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Is evolution as simple as we think?

Discussion of everything related to the Theory of Evolution.

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Postby wbla3335 » Sat Jul 20, 2013 10:29 pm

That's the best you can come up with after a week? I think I'll let the readers of this thread judge for themselves our relative levels of denial and scientific expertise. I only jumped into this thread briefly to clarify your position for others, which I think I have accomplished. Best of luck in some day freeing yourself from those beliefs of yours.
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Postby animartco » Mon Aug 12, 2013 11:32 am

I think Biohazard has given the answer. Diversity had no need to start before the first life had spread right across the planet. Competition is the driving force of evolution, and before then there was none.
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Re: Is evolution as simple as we think?

Postby bioduchamp » Thu Nov 14, 2013 4:26 pm

Cat wrote: If you put a live chicken in the fridge for a long time, it will die. There is no "response to environment", mutations at will, etc. However, if you put a million (billion?) chickens in the fridge - one or two might survive


i like this explanation!
Evolution is the fundamental idea in all of life science - in all of biology.
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Re: Is evolution as simple as we think?

Postby Vlad » Tue Jun 06, 2017 12:33 pm

Folks, let me to try and revive the thread. First, a question to dayren: what are the reasons to believe that “there was no evolution of lifeforms for 2 billion years after blue-green algae appeared 2.6 billion years ago”?
Second, are there reasons to believe that accidental (accidental!) mutations tend to happen in response to an environmental pressure? That is, does the probability of emergence of a chicken or two (out of million/billion of them), able to survive in the cold, depend on actual exposing a lot of chickens to low temperatures (fridge or no fridge)?
The very vision of biological evolution heavily depends on the answers to the above two questions.
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Re:

Postby GeniusIsDisruptive » Mon Jul 10, 2017 7:51 pm

thoffnagle wrote: However, we cannot predict (and neither can evolution) what traits will be beneficial in the future. If the traits weren't available, then no organism could take advantage of the conditions.


"If the traits weren't available"?

What on EARTH is that supposed to mean?

In response to the opening post, evolution is not just AS simple as we think, it is much SIMPLER.

1. Random mutation, almost always worthless or harmful, followed by

2. *Selection*, on the rarest of occasions when the *selection* is conducive to survival and higher rates of reproduction.

Thus we see that the end result of humanity is Darwinian Islam. Muslims reproduce as if that function was their prime directive.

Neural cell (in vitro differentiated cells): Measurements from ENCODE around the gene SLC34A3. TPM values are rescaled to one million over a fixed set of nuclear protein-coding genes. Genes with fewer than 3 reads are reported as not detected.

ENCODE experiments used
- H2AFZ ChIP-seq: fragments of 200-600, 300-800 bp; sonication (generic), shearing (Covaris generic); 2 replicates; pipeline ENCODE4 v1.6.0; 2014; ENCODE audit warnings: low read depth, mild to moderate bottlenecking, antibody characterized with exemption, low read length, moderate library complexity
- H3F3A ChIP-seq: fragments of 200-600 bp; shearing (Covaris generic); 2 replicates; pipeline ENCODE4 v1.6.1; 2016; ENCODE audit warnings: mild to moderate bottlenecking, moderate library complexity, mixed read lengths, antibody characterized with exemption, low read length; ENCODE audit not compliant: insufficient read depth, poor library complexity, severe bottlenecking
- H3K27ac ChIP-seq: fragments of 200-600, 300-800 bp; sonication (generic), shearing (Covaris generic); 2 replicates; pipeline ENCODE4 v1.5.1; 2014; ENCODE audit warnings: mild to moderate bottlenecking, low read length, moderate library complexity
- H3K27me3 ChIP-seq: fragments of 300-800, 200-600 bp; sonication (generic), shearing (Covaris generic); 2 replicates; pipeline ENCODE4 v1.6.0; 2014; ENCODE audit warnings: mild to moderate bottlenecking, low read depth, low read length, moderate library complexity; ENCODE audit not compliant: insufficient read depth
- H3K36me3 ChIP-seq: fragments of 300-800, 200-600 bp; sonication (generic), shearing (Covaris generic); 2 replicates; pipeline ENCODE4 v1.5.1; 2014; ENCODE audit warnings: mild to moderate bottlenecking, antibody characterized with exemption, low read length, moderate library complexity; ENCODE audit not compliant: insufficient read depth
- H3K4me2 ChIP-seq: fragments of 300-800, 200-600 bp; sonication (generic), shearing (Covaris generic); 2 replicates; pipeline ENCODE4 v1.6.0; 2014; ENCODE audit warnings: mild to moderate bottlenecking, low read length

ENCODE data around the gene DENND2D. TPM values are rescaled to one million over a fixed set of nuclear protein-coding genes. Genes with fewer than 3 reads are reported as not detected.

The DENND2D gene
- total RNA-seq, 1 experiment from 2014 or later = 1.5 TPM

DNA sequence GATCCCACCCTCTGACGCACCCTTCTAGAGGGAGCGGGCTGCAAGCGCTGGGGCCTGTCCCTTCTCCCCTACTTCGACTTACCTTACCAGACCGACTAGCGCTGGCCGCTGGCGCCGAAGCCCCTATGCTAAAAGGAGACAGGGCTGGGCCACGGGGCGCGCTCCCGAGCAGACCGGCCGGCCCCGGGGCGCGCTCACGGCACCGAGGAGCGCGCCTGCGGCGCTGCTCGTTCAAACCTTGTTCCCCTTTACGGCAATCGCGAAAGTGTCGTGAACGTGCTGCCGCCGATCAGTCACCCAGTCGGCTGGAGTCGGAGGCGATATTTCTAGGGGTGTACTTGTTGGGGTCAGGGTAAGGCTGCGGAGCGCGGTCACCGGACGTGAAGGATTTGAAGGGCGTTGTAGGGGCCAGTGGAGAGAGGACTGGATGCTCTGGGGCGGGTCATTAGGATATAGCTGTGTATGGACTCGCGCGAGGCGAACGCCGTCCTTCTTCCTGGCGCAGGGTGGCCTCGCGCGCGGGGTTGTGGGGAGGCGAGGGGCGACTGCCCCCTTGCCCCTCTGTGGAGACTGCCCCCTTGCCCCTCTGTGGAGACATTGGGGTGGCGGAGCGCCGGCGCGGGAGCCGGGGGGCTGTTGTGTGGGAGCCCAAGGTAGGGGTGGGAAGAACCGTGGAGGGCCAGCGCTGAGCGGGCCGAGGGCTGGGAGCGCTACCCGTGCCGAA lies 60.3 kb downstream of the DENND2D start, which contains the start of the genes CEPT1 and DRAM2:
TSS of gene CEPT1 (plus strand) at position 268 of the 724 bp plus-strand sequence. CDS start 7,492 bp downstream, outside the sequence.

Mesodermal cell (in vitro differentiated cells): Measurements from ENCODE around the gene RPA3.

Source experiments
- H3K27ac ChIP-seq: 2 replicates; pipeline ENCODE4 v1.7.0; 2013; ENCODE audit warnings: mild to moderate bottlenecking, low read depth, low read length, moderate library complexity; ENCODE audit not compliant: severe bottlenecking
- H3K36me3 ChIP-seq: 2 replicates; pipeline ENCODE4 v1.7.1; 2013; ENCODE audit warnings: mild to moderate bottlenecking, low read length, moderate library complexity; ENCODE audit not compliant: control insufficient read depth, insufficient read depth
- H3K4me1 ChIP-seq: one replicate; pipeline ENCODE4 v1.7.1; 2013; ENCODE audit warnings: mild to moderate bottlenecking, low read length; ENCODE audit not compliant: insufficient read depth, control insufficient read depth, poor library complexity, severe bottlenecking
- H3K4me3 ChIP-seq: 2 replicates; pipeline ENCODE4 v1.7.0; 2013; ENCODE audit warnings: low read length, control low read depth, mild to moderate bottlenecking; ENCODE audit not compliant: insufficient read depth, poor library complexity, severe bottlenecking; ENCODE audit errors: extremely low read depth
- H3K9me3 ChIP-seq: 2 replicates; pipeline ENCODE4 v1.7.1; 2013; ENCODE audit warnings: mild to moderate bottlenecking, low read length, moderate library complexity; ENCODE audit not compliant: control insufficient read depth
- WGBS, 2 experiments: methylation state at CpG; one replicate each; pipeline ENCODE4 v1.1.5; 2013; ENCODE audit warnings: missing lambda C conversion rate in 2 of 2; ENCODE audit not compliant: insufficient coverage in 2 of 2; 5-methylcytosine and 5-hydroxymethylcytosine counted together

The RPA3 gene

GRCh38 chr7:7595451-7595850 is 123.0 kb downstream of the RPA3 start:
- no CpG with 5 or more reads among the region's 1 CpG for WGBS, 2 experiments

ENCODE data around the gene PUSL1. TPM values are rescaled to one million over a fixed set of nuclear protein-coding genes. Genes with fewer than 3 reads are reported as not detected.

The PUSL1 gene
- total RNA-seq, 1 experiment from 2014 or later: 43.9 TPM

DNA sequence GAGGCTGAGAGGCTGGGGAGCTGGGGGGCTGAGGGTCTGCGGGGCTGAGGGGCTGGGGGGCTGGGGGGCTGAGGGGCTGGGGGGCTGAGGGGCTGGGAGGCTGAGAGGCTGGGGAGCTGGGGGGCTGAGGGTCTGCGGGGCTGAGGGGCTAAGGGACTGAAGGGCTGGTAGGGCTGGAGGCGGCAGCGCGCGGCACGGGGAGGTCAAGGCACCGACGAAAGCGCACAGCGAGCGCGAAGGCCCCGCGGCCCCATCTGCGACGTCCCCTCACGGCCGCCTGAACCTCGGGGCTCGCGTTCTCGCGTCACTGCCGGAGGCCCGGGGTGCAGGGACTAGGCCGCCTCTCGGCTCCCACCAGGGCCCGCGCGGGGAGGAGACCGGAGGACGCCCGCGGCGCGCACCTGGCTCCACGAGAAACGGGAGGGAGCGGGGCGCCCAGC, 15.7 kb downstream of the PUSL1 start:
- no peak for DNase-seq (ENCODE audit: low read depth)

And then millions of them kill, or support the killing, of those not their kind. This will, they insist, take place until all humans on earth are like them.

At the other extreme, atheists have far fewer children, and when they do father them, only ~30% retain their atheist beliefs into adulthood. For a group so enamoured with their own *intellectualism* and *rationality*, atheists aren't doing so well compared to those lovely Muslims.

Atheism - the ultimate Darwin Award Winner.
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Re:

Postby GeniusIsDisruptive » Mon Jul 10, 2017 7:59 pm

animartco wrote:I think Biohazard has given the answer. Diversity had no need to start before the first life had spread right across the planet. Competition is the driving force of evolution, and before then there was none.


"No need to start." Oh please.

Semantics and wordplay are not science, not truth, not common sense.

Random mutation is THE driving force of evolution, in theory. Pray tell, what precludes random mutations in organisms?

Anyone? Anyone? Anyone?

Now as to what, precisely, blue-green algae evolved INTO, nobody has stated, but given that the new organism is supposed to be more fit, better able to survive, why then did the blue-green algae continue living to this very day? That competitive advantage obviously didn't displace blue-green algae, or any other organism anybody can name.

Finally, a very interesting perspective on the "Tree of Life."
Darwin's original book had only one diagram, viz., the Tree of Life.
It was unlabeled as to any names, genera, species, anything. A barren stick tree, signifying nothing.

Today, the stick tree is much bigger, more colorful. But you note that only the tips are labeled, no branches, no base.
With all the billions spent on research and after 150 years of concerted effort, is this the best biologists can do? A tree with only tips named?
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